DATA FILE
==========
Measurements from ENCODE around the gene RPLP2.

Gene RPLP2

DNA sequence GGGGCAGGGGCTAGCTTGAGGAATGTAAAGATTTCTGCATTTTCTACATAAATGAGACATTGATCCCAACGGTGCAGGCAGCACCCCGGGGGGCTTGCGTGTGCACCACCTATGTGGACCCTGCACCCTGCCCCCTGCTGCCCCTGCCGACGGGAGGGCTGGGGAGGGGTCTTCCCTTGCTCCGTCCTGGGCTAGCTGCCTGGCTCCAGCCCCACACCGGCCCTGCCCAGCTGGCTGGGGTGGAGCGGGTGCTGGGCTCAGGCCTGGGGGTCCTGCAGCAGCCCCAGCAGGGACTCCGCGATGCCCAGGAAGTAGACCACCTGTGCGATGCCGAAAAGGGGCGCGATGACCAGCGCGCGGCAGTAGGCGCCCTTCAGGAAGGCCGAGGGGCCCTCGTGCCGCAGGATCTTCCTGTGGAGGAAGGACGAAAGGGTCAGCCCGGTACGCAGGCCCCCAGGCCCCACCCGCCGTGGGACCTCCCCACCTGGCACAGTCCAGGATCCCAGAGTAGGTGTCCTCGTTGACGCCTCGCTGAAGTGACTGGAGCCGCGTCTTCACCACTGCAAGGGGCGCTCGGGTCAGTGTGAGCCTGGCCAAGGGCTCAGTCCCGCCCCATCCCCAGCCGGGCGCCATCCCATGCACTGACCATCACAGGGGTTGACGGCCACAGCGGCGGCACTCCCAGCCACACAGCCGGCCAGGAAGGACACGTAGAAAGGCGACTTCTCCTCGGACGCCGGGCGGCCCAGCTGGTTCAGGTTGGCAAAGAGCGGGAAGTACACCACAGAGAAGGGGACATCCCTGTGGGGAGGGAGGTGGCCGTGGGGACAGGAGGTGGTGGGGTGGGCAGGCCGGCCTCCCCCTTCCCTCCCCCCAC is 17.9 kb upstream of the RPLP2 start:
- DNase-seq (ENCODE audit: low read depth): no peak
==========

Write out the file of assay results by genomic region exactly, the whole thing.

Measurements from ENCODE around the gene RPLP2.

Gene RPLP2

DNA sequence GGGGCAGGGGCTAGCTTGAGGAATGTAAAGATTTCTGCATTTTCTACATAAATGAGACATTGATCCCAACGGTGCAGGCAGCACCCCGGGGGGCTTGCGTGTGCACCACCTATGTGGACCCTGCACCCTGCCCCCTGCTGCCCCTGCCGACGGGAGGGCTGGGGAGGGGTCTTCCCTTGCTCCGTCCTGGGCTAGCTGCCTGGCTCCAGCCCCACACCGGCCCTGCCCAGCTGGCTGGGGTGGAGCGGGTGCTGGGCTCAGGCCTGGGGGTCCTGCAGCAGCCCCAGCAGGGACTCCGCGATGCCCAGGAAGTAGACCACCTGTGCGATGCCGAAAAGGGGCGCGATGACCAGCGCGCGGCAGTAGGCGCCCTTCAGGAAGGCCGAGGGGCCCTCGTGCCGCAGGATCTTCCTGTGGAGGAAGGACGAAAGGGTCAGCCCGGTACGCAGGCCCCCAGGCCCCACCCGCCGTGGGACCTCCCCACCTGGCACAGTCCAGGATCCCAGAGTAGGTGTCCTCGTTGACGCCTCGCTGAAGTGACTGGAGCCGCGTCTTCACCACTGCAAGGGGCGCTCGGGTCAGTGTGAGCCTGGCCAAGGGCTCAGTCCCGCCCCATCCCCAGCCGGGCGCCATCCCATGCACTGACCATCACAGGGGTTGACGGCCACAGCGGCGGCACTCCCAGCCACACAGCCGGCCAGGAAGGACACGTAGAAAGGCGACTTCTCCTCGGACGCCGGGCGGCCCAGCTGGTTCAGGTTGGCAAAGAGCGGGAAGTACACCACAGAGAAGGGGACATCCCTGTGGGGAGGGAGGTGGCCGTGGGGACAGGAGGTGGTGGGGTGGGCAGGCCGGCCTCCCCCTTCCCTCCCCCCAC is 17.9 kb upstream of the RPLP2 start:
- DNase-seq (ENCODE audit: low read depth): no peak